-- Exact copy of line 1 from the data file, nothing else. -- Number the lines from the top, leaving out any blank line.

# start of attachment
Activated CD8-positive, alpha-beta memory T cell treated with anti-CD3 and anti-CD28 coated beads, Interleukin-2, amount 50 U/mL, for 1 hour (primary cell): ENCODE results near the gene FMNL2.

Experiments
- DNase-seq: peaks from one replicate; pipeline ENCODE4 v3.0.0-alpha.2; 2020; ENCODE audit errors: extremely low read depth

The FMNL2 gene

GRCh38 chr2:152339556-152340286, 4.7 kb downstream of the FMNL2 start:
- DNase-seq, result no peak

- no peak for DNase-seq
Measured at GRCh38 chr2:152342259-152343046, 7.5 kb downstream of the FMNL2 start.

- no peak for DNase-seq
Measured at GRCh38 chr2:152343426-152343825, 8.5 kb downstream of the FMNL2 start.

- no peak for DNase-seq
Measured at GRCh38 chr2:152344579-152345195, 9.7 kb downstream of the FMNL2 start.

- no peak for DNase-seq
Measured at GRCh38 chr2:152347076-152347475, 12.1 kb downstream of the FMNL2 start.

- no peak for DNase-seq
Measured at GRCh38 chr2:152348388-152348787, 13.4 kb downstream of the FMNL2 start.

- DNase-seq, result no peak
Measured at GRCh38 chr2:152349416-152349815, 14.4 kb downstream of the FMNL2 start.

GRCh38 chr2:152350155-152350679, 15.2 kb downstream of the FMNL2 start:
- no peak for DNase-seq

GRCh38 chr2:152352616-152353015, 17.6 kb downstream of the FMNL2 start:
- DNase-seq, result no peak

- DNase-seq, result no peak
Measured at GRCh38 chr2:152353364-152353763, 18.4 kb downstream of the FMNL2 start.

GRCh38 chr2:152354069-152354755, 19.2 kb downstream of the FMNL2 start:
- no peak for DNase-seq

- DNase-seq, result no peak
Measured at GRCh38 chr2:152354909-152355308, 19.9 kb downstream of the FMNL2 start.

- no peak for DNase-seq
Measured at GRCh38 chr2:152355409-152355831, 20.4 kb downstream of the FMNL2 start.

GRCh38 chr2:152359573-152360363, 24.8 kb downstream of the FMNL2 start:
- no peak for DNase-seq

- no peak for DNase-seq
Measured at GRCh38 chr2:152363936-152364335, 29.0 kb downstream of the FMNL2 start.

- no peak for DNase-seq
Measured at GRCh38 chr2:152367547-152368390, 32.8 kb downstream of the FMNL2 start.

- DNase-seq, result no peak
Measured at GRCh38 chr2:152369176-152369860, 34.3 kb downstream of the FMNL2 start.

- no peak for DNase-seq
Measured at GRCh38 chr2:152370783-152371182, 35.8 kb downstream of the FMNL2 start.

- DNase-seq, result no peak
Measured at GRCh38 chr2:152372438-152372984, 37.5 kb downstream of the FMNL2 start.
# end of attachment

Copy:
Activated CD8-positive, alpha-beta memory T cell treated with anti-CD3 and anti-CD28 coated beads, Interleukin-2, amount 50 U/mL, for 1 hour (primary cell): ENCODE results near the gene FMNL2.